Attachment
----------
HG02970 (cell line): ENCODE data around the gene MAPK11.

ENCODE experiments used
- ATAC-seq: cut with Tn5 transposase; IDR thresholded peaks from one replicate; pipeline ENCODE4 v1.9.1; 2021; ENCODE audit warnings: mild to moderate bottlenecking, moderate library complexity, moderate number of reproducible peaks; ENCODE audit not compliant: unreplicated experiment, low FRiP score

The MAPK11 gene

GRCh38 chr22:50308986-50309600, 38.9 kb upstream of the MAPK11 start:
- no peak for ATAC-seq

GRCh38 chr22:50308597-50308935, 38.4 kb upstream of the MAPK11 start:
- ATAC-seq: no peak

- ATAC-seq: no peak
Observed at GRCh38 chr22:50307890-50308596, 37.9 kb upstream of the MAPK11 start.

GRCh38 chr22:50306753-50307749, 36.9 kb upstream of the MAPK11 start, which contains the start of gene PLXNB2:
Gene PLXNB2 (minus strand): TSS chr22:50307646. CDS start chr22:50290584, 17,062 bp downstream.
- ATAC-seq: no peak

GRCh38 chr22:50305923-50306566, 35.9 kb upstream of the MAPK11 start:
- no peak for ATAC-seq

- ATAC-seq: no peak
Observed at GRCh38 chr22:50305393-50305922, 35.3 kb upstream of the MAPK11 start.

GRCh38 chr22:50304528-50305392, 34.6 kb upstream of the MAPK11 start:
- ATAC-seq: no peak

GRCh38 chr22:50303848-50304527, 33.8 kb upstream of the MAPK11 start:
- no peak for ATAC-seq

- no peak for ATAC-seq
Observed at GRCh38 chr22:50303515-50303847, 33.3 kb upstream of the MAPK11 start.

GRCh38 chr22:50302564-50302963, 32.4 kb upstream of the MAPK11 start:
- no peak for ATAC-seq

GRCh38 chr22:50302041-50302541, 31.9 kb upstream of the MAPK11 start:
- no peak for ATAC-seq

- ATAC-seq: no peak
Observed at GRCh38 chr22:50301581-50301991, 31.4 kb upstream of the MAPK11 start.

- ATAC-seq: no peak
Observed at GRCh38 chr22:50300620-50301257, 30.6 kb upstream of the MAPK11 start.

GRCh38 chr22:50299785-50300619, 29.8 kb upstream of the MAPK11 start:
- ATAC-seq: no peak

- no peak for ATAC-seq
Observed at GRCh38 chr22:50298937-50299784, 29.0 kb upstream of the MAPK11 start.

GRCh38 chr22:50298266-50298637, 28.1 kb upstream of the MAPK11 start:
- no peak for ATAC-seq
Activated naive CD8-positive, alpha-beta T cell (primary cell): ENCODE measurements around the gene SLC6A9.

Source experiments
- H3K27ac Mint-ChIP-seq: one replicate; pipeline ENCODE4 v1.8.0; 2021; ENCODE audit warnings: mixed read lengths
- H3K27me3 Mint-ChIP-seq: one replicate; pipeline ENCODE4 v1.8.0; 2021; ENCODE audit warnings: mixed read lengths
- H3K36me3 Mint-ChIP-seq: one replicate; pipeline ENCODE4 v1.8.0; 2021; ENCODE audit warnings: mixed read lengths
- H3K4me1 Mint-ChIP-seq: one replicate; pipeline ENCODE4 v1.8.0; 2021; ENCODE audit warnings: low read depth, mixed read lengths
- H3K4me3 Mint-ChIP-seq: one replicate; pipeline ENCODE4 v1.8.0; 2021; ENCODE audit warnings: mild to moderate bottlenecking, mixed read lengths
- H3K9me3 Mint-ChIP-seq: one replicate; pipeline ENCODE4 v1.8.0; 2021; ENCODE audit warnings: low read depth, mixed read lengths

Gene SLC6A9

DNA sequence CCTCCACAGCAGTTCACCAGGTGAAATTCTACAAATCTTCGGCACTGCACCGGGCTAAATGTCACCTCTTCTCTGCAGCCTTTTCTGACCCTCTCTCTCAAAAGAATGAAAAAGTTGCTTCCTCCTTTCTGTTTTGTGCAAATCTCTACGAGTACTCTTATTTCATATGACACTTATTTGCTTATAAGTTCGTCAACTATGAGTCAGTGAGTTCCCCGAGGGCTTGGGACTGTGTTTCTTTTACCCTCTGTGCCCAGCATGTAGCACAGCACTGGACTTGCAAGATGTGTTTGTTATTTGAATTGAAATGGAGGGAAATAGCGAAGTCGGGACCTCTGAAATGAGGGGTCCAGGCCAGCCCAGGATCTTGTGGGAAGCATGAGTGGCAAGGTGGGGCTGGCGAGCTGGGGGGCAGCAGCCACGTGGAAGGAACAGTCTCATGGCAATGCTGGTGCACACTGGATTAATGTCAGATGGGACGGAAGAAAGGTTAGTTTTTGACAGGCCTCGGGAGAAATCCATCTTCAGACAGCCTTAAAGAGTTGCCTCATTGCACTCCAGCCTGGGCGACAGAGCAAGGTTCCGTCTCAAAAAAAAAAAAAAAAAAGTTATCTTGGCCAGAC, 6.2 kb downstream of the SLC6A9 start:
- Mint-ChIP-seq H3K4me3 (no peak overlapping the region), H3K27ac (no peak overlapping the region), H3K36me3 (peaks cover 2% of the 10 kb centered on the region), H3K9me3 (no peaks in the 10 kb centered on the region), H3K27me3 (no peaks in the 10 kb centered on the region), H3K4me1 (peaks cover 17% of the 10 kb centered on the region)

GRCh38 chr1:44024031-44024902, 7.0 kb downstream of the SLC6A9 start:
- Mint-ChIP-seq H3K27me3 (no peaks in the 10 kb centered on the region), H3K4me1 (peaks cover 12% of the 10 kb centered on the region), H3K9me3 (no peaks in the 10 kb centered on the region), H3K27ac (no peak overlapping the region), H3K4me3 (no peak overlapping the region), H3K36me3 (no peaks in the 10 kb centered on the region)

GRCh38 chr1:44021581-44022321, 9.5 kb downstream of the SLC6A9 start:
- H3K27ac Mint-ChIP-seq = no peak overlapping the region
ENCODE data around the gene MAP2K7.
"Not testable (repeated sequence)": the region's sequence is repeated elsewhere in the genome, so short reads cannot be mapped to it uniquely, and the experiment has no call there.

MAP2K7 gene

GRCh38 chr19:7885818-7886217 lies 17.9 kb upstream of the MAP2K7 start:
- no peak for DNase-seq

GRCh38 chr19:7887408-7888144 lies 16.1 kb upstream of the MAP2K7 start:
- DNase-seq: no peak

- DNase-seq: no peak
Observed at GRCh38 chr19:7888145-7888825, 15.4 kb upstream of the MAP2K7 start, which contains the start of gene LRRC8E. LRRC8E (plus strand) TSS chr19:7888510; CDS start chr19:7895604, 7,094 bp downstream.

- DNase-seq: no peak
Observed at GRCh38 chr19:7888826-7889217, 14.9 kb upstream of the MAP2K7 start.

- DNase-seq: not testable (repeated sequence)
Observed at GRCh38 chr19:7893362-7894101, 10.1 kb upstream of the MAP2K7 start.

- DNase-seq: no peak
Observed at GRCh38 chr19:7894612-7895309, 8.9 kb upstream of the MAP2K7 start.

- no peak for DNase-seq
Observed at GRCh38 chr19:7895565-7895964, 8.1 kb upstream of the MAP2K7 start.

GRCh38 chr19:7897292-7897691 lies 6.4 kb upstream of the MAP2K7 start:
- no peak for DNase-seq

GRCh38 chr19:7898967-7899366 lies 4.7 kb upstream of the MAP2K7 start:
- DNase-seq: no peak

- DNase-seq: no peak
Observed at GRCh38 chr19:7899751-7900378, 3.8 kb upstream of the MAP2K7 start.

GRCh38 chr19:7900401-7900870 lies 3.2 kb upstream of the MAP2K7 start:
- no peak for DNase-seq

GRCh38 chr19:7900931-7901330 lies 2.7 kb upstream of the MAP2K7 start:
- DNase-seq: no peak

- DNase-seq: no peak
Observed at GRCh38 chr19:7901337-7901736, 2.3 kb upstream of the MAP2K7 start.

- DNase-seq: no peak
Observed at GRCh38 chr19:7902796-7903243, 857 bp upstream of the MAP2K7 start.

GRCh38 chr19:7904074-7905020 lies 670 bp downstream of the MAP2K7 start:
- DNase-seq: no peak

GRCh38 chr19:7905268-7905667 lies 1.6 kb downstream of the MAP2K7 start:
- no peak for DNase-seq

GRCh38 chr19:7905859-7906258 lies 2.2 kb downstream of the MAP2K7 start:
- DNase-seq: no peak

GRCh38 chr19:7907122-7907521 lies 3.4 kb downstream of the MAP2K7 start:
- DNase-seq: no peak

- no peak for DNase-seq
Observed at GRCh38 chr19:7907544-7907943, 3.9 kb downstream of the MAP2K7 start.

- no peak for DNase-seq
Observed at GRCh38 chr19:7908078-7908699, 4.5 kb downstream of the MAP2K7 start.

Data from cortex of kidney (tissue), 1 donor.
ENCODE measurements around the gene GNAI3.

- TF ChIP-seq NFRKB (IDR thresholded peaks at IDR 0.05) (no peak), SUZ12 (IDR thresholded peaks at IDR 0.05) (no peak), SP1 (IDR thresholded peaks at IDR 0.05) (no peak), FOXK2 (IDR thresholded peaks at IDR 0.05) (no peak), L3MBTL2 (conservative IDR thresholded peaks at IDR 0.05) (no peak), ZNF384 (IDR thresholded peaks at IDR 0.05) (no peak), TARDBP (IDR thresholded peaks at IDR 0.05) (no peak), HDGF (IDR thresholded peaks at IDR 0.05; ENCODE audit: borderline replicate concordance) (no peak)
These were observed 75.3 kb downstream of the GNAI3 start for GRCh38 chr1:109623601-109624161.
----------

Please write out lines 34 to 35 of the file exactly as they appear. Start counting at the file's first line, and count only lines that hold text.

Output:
- no peak for ATAC-seq
Observed at GRCh38 chr22:50298937-50299784, 29.0 kb upstream of the MAPK11 start.